In 1863 a Charles Breyfogle and friends discovered a promising ledge ten miles south of Austin above Birch Creek. Mr. Breyfogle sold out and was later famous for the infamous Lost Breyfogle that he had prospected somewhere between Austin and Death Valley. A settlement sprung up at the site and Geneva was platted with streets and lots in November. Rich strikes were uncovered and developed but the district had no mill. In 1866 the Big Smoky Mining Co. out of New York built a large 20 stamp mill that ran for only a few days because the ore was poor, only 10 to 12 dollars a ton. By 1867 the town was deserted. John Muir described the fate of the town in a letter in 1878, printed in Steep Trails in 1918:
In one canyon of the Toyabe range, near Austin, I found no less than five dead towns without a single inhabitant. The streets and blocks of “real estate” graded on the hillsides are rapidly falling back into the wilderness. Sagebrushes are growing up around the forges of the blacksmith shops, and lizards bask on the crumbling walls.
While traveling southward from Austin down Big Smoky Valley, I noticed a remarkably tall and imposing column, rising like a lone pine out of the sagebrush on the edge of a dry gulch. This proved to be a smokestack of solid masonry. It seemed strangely out of place in the desert, as if it had been transported entire from the heart of some noisy manufacturing town and left here by mistake. I learned afterwards that it belonged to a set of furnaces that were build by a New York company to smelt ore that never was found. The tools of the workmen are still lying in place beside the furnaces, as if dropped in some sudden Indian or earthquake panic and never afterwards handled. These imposing ruins, together with the desolate town, lying a quarter of a mile to the northward, present a most vivid picture of wasted effort. Coyotes now wander unmolested through the brushy streets, and of all the busy throng that so lavishly spent their time and money here only one man remains — a lone bachelor with one suspender.
In the 1920’s highgrade gold was found in Upper Birch Creek. Steel Doors were hung in front of the tunnel and the mine is still worked now and then.
A ¼ mile up Birch Creek was the town of Clinton. Clinton had a 4 stamp quartz mill, a sawmill, a plaza, a Post Office and was a distribution point for mines up the creek. It was abandoned in 1866
In the early 1860’s Mexicans discovered silver in Santa Fe Canyon. In 1863 Americans organized the Santa Fe District and 3000 prospects were claimed. A Sawmill in nearby Globe provided straight and fine timber from the Limber Pine forest. (Pinus Flexilis) While every canyon on the east Slope of the Toiyabe Range had mining prospects, They also had Sawmills that provided lumber for the camps and towns nearby. Stumps of five to six feet wide can be found from the mature forests. When a town was abandoned the wood was stripped and reused in the next prospect. Guadalajara was evacuated by 1867.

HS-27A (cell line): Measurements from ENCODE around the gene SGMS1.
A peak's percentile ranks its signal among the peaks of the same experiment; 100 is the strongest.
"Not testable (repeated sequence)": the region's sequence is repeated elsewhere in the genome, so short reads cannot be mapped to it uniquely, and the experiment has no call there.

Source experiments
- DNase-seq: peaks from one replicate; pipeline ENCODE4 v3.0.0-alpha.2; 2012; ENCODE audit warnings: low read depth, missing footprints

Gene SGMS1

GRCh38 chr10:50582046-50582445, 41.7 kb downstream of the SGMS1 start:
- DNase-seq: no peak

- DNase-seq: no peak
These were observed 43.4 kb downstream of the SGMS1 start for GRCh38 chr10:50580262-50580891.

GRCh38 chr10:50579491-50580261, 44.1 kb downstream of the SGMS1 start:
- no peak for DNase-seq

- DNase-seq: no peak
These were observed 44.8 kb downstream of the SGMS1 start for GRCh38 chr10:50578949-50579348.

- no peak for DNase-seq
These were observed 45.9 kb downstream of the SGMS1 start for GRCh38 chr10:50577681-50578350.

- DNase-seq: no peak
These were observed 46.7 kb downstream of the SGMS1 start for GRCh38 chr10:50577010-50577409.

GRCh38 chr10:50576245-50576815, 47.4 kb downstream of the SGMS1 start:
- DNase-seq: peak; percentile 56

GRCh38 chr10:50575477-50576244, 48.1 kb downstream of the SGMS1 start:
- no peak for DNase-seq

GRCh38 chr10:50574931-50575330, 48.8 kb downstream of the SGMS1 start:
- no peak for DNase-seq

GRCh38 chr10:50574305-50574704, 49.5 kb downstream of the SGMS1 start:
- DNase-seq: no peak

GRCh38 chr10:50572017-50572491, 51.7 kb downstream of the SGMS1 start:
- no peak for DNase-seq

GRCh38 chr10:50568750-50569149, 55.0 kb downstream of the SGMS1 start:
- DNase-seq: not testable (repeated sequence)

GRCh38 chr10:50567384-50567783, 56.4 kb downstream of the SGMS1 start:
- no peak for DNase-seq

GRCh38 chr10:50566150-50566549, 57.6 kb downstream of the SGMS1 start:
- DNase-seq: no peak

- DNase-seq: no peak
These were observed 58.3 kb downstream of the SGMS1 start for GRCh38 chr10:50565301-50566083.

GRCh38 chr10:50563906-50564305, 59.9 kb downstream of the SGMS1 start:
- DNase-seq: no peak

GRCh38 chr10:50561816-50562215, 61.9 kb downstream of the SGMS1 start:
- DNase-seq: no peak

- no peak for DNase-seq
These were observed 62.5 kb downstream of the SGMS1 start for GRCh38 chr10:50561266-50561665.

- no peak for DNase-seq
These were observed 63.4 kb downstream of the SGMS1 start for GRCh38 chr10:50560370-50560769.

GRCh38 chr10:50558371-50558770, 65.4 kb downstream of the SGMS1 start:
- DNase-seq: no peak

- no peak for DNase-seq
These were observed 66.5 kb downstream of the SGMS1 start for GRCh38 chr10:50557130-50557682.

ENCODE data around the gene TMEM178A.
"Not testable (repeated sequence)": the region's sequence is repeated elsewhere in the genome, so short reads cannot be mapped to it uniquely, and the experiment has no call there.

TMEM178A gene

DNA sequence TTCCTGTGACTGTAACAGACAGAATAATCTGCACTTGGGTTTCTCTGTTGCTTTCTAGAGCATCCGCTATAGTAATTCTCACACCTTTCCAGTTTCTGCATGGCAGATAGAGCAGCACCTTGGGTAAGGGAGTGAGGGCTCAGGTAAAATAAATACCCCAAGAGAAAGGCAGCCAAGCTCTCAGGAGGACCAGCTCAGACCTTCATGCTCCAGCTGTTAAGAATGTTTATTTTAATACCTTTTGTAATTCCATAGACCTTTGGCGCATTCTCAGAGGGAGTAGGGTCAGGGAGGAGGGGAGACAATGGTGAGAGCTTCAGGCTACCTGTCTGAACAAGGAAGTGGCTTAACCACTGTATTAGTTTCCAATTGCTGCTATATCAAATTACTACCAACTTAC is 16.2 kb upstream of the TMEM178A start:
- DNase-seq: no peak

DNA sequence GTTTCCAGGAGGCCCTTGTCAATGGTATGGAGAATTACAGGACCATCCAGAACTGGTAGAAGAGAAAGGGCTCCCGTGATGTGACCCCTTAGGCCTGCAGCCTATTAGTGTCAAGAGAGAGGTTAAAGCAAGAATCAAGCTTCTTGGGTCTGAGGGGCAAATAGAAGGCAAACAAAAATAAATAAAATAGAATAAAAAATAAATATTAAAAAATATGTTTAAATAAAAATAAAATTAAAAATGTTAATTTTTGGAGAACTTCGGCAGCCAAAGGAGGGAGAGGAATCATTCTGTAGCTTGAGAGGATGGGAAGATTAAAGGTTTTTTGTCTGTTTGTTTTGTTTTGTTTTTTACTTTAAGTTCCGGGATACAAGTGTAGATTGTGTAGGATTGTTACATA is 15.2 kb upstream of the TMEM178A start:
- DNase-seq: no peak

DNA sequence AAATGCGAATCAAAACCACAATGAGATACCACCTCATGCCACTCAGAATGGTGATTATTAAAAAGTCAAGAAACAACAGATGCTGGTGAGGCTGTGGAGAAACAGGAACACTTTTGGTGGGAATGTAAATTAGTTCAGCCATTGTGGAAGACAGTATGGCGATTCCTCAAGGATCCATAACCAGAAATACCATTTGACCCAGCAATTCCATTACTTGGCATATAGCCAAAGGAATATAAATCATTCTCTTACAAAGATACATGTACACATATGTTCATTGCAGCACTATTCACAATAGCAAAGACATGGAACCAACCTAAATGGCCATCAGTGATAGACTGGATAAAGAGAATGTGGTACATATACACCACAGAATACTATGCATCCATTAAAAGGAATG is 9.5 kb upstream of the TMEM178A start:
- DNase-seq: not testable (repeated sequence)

Bunker Hill began two miles up the Canyon in 1863 and thrived till Kingston was laid out in 1864. Compared to the previous camps Kingston was a Metropolis. By 1867 they had two twenty stamp
mills hammering away at their low grade ore and in eight years they had four amalgamating mills. Kingston had it all, unlimited water power, vineyards, lumber, room for building and gardens and ‘’inexhaustible rich quartz ledges’’. George Hearst of Hearst, Haggin and Tevis optioned the property at one time but wisely invested his money and expertise into the Homestake mine in South Dakota instead. In 1868 the Victorine was rumored to produce fortyfive dollar ore. Lead and copper ore was worth 4.50$ an ounce due to it’s gold content. Wood sold for 4 to 5 dollars a cord and salts used in the milling process were available ten miles distant on the alkali flat. Local farming must not be underestimated. In 1878 John Muir wrote,
The immense expanse of mountain-girt valleys, on the edges of which these hidden ranches lie, make even the largest fields seem comic in size. The smallest, however, are by no means insignificant in a pecuniary view. On the east side of the Toyabe Range I discovered a jolly Irishman who informed me that his income from fifty acres, reinforced by a sheep range on the adjacent hills, was from seven to nine thousand dollars per annum. His irrigating brook is about four feet wide and eight inches deep, flowing about two miles per hour. Mr. Irwin has reclaimed a tule swamp several hundred acres in extent, which is now chiefly devoted to alfalfa. On twenty-five acres he claims to have raised this year thirty-seven tons of barley. Indeed, I have not yet noticed a meager crop of any kind in the State. Fruit alone is conspicuously absent.
Placer mining was promising around the turn of the century and about 1909 the Kingston Company ran a sixty stamp mill with two shifts. In May a 600$ bar of Gold was shipped and the town was booming. The cyanide plant was saving 90 to 95% of the ore’s value. In September 390 oz of Silver were produced. In 1928 a rush to Kingston was reported in the Tonopah news. This proved to be on ground patented forty years before.